Puff the Magic Dragon was GI slang for the giant Marine Corps helicopter gun ships, which were equipped with long range flame throwers and Gattling guns, which could bullet spray an area the size of a football field in less than two minutes.
"My last piece of action was the battle of Hue in February 1968. After days of fighting from house to house we trapped Charlie (GI slang for the enemy, ed. note) in the old citadel. They were obviously determined to fight to the end. They did not let us take any prisoners, and I don't think we wanted to."
It took 20 days of continuous fighting for Bob Pope and fellow marines to flush out the guerrillas, and soon after he was discharged and sent back to the US.
The war came back
"When I got back to the World, I just wanted to put the whole thing behind me. I told no one I had been in Nam. I went to college, met a wonderful girl and got married. For several years everything was okay. Then the nightmares started. it all came back at night - the horror, my fear, my anger - it just would not go away."
"I had to tell my wife about it. I asked her never to take me by surprise. I had become very nervous and could no longer handle sudden movements or noise. One night she tried to shake me out of a nightmare. I was back in Hue with marines dying all around me. I went for her throat right there and almost strangled my wife to death, before I came around."
"It became worse and worse. It came to a point, where I yelled at my wife, if she walked to heavily. I went about like a cat myself. Any unexpected sound around my house at night would send me straight into combat. After a while my wife had enough of it and left me."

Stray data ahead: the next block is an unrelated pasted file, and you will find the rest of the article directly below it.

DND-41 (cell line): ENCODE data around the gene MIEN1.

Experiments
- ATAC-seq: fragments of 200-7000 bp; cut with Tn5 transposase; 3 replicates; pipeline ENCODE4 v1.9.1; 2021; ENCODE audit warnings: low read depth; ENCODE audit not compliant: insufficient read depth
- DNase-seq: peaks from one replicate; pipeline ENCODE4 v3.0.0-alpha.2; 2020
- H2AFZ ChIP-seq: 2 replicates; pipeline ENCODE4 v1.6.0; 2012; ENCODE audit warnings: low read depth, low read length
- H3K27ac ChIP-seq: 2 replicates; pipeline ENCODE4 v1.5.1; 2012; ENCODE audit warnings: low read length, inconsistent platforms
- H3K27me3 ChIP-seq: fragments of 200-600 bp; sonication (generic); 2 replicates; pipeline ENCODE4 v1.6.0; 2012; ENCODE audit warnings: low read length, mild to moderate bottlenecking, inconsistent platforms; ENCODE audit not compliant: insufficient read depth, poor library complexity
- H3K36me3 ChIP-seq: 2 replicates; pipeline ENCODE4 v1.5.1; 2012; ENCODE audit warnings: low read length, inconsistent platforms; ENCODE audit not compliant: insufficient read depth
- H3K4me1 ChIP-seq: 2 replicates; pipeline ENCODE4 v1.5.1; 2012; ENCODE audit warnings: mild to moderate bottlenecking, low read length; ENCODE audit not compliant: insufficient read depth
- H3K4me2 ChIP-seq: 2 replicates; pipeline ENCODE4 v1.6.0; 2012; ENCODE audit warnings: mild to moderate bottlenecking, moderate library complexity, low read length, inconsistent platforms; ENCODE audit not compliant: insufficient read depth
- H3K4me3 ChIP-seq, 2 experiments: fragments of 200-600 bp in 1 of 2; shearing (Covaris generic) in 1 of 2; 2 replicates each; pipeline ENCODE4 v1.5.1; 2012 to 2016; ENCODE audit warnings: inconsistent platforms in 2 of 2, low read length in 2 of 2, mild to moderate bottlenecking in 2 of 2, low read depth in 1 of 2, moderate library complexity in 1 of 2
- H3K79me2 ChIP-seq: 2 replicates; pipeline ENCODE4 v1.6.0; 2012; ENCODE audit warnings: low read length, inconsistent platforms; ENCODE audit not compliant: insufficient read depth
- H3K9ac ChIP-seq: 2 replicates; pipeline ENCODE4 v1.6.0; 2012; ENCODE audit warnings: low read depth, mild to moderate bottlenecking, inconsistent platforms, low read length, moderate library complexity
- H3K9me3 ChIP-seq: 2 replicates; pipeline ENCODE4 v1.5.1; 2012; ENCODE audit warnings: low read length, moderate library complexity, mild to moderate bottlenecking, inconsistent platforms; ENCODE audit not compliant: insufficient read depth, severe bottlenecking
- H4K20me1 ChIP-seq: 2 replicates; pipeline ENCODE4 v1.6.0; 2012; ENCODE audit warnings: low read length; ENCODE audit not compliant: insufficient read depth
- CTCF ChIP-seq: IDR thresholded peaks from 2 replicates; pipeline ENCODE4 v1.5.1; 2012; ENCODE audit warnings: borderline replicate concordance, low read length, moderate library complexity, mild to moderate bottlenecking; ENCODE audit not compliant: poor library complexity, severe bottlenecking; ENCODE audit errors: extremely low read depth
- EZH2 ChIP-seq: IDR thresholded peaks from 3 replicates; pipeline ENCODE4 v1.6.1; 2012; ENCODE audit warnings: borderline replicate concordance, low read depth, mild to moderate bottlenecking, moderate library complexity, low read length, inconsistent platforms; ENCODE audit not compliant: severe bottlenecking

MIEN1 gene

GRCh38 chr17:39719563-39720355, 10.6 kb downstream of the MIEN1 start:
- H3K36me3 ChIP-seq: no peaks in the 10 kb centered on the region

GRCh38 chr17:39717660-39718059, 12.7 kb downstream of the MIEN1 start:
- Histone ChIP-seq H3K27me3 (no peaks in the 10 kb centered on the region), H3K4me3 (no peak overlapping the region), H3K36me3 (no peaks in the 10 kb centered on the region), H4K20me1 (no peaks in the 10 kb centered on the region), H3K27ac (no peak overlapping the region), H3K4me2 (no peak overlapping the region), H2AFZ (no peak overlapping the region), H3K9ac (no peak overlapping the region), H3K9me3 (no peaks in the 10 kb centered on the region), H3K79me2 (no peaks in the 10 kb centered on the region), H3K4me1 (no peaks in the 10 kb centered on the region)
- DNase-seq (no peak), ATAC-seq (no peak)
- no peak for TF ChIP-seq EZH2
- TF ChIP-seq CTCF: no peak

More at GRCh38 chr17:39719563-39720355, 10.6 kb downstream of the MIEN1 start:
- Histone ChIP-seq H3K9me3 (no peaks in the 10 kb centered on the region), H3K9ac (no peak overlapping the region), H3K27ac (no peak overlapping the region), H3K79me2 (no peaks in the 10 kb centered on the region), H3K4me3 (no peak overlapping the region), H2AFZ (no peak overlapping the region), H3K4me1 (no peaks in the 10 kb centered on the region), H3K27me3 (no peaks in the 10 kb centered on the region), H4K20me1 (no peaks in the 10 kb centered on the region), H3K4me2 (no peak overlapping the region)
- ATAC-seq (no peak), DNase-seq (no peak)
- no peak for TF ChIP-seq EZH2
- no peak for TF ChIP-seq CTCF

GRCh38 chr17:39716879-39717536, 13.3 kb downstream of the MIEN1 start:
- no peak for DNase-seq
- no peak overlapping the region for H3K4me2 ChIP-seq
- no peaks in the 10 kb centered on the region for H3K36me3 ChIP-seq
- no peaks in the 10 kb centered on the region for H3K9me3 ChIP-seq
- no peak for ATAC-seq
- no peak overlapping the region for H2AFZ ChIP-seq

Fear of Agent Orange
After a year of intensive therapy, Bob Pope said he felt a lot better.
"But I am still a long way from coming home. I cannot really control myself. One day I am just about killing a guy, who picks the wrong lane on the freeway. The next day I am crying my eyes out over an obituary in the newspaper."
Bob Pope also worried a lot about his physical health.
"There is this thing about Agent Orange. We spent a lot of time in defoliated areas, where they had sprayed a lot. Sometimes we even washed up in bomb craters filled with contaminated rain water. No one told us about any health hazard, we thought it was just a weed killer. We worried a lot more about sniper fire."
"My doctor told me that my liver is in very poor shape. He asked me if I had been drinking heavily for many years. But I never touched liquor except for a beer now and then. A lot of other veterans have the same kind of problems - some of them a lot worse. You heard about Poul Reutershan? He was not the only one," said Bob Pope.
Poul Reutershan had been on national TV last year - a few days before he succumbed to a rare liver cancer. He blamed it on Agent Orange: "I died in Nam without knowing it."
Click Here to meet Vietnamese war hero Nguyen Thi Hoa, who fought against the US Marines in Hué.